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Thread: Rating PanF+

  1. #11
    BruceN's Avatar
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    Quote Originally Posted by joeyk49
    I may just try this...
    So do you think its the film, or the film/dev combo?
    Here's my rule of thumb for Pan F+ in 35mm:

    Cloudy, low contrast: Rodinal 1:50 / 10.5 min. w/normal agitation @ 68 deg.(1st 15 sec. then 5 sec every 2 min.)

    Sunny, high contrast: Rodinal 1:200 / 90 min. (1st 10 sec. then 1 inversion @ 45 min.)

    This seems to work really well for me for 35mm, I've experimented with stuff in between and haven't really found any improvement.

    Good luck,
    Bruce

  2. #12
    gnashings's Avatar
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    Quote Originally Posted by joeyk49
    ... I had a couple of prints made at a local lab (cheaper, with more consistant output) and found the prints to be very contrasty.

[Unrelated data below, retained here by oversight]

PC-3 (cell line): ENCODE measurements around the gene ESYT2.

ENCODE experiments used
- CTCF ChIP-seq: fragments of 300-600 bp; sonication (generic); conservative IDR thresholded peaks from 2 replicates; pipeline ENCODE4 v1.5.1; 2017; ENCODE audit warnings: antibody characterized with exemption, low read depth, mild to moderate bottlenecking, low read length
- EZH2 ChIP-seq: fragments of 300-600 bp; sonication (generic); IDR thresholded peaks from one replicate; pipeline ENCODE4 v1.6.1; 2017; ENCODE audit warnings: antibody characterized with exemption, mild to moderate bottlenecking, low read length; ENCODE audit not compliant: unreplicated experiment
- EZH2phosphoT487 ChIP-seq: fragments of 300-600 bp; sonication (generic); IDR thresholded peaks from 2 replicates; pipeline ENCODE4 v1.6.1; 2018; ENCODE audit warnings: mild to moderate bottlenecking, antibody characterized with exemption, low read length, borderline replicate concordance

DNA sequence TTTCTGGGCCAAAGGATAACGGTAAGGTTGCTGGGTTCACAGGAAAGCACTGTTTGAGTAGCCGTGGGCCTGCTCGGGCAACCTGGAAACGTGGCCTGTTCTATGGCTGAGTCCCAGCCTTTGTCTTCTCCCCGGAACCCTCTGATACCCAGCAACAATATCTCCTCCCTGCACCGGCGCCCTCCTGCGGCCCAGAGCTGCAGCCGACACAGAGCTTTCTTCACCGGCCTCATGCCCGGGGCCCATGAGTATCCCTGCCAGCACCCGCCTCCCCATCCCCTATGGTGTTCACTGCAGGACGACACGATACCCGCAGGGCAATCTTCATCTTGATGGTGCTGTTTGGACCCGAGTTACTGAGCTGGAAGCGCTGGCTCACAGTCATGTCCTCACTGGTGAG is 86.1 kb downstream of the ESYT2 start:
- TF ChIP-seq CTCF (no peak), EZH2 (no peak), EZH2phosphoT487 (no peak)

...
    Well...I think you may be throwing in a lot of variables by doing this as you have no idea what contrast settings they used, paper, etc. Also, I find that larger prints require a touch more contrast dialed in than small ones (to get the same visual impact of the finished product) - what size are these prints?
    The only way to really know what you have is to have a complete set of data to play with - and that really means doing it yourself. That way you will know - ok, I printed this 8x10 on paper x at this contrast grade and I got this result. Then you can judge wether or not the negatives are within acceptible range. Especially since you said the negs did not look like they were out of the ordinary contrast wise.